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    “We all love animals.  Why do we call some ‘pets’ and others ‘dinner?'”

    k.d. lang

    I’m a pescatarian, which is basically a vegetarian who eats seafood.  Ever since I was a child, I was bothered by the sight of meat on my plate, but I couldn’t articulate my feelings.  I wasn’t aware that there were such people as vegetarians; I just thought that I should learn to like meat like everyone else.  I went to great lengths to try to disguise morsels of beef and chicken and veal by mixing them in with other food on my plate.  I was sure that a piece of steak would be more palatable if it was covered with corn and mashed potatoes, but no matter how it went in, it was always tough for me to swallow.

    Once I left home and was in charge of my own meals, I was essentially a pescatarian, but I didn’t officially present that title to the world because it seemed  inconvenient.  I thought it would be rude, for instance, if I was invited to someone’s home for dinner and then didn’t eat the meat that had been prepared.  (I definitely had a ‘pleaser’ mentality.)  Finally, in my twenties, I boldly ‘came-out’ of the meat-locker and announced that I was a fish-eating vegetarian.  It was such a relief!

    My husband enjoys eating meat, but he also loves seafood so it hasn’t posed a problem for him to be a part of a pescatarian household.  When it comes to our daughters, they aren’t presented with the opportunity to eat meat very often, but I don’t stop them  if they choose to try it.  I plan to share my beliefs with the girls when they’re older, and I will respect whatever choices they make.

    It seems, however, that I might be having the conversation with my three-year-old daughter, Pip,  a little earlier than anticipated.  Pip typically loves eating fish, but lately she has started asking questions like, “Mama, what was this fish doing?”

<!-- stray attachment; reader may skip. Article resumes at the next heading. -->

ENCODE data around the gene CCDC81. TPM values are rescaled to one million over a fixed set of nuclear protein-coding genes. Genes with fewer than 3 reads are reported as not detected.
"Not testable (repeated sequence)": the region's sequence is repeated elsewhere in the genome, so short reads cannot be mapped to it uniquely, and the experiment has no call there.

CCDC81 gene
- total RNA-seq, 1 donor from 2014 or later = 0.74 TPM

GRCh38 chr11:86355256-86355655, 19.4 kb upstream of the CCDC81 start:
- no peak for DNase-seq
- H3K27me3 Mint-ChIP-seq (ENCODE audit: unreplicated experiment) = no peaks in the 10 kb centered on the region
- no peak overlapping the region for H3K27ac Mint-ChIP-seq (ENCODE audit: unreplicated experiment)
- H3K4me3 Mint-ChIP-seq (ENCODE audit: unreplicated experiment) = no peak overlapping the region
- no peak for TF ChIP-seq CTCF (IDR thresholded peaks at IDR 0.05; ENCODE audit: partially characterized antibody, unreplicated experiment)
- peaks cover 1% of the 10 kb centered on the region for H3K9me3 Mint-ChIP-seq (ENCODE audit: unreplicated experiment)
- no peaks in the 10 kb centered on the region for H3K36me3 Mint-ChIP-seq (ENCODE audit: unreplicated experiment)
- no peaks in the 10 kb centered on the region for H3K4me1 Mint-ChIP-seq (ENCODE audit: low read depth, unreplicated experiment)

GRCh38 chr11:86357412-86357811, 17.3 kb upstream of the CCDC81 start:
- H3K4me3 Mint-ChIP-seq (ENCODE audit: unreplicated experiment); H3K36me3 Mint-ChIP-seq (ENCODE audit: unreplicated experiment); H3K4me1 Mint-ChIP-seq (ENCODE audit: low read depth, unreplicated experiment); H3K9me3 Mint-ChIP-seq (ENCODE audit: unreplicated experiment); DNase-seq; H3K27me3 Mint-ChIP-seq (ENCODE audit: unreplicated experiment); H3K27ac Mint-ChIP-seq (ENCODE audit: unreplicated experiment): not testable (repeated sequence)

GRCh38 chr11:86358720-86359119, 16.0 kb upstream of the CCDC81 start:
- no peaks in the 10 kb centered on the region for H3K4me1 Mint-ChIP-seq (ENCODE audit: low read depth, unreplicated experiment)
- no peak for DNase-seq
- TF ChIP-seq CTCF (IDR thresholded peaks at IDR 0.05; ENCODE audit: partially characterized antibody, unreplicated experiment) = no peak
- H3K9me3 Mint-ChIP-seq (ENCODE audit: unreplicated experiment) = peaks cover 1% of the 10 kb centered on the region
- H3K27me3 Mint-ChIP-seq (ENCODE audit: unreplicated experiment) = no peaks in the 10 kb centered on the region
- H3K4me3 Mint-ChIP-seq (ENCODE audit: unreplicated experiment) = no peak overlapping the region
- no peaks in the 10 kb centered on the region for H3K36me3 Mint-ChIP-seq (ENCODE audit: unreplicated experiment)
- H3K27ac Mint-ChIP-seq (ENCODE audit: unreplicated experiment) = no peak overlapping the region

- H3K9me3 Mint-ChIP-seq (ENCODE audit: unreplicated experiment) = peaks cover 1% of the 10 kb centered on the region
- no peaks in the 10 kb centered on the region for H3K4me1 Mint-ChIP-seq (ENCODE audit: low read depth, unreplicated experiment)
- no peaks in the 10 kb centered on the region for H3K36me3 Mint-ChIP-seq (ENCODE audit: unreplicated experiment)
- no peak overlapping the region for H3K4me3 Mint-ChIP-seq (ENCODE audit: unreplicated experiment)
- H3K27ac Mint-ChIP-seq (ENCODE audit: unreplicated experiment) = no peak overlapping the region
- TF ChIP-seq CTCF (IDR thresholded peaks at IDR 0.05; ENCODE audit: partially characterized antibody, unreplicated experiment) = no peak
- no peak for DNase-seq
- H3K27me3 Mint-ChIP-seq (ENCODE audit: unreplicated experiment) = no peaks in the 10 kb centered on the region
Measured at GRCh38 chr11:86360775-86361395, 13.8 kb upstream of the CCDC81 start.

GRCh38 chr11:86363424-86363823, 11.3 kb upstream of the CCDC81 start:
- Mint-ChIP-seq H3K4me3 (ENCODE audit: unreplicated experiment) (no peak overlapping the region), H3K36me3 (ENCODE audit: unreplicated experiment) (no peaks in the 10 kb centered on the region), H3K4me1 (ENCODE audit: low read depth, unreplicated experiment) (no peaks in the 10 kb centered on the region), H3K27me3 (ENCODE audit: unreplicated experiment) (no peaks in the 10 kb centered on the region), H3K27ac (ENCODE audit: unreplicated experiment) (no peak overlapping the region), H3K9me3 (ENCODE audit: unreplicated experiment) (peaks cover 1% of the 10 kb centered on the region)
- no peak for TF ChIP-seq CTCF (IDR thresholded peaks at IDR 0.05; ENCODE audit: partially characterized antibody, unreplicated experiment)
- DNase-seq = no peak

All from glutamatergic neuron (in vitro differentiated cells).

“What do you mean, Honey?”

    “I mean, was it swimming?”

    “Yes, it was swimming.”  I quickly launch into a little prayer of thanks to the fish at this point, both to divert the conversation and express our gratitude, and we carry on with our meal.  The last time we had salmon, though, Pip wouldn’t touch it.

    “Eat some of your fish please, Pip.”

    “No, Mama, I can’t.”

    “Why not?”

    “I just don’t know about it, Mama.”

    “What do you mean?”

    “I just don’t know what it’s going to do when it’s inside me,” she started to cry at this point.

    Pip had imagined that the salmon would come to life in her wee belly and resume swimming.  Creepy.  Despite all attempts to assuage her fears, she did not eat the fish.

    I thought she had forgotten the fish discussion until the following morning.  We were playing with horses and Pip was very curious about their diet.  “What do horses eat, Mama?”

    “Well, your Auntie used to have a horse named Misty, and I know that she liked to eat grass and apples and carrots, and sugar cubes!”

    “Do horses eat fish?”

    “No, I don’t think so, Pip.”

    “Mama, I don’t want to eat horses,”  Pip said.

    “Of course not, Pip, you don’t have to eat horses.”

    “I don’t want animals to be died, I want them to run around and swim a little bit.”

    “That’s very kind of you, Pip,” and I left it at that.  Believe it or not, that brief conversation with Pip has me reconsidering my choice to eat seafood.  Suddenly, when I imagine explaining to my daughters why I eat fish, but not meat, my argument seems weak.  In fact, I’m a hypocrite.  I am bothered by the notion of eating animals that bond with their young, yet I will kill a crab and eat it.  It turns my stomach to see a rack of lamb, but I’ll happily bang on a goat-skin drum.  I own leather shoes, a leather jacket, and at this very moment I’m lying on a leather couch!  Like I said,  it’s hypocritical!

    I should clarify that I’m not attempting to persuade anyone out there to become a vegetarian, my point is simply this: is it not a beautiful thing when your three-year-old daughter inspires you to reevaluate your belief system?  I have always set high standards for myself, but now, more than ever, I want to be the best person I can be, because I know what an important role model I am for two glorious little people.  My daughters make me want to be a better woman.  What a gift.

    2 comments to Pesca-what?

    • oh this is a good one karen!
      this subject does keep resurfacing in our life… but we haven’t made the exit from meat loving to completely veggie loving. we are eating more vegetables – and more meals without meat of any sort. it does make me question what i think about things as my daughter proclaims that it is wrong to eat meat. ‘but i love it’ just isn’t good enough any more, for anything.
      you’ve articulated everything right here so well. thanks for the good read!

    • Karen

      Thanks so much Jennifer. Now, with your background in cooking, I’d love to have some of your favourite suggestions for meatless dinners! I’m always looking for new ideas!

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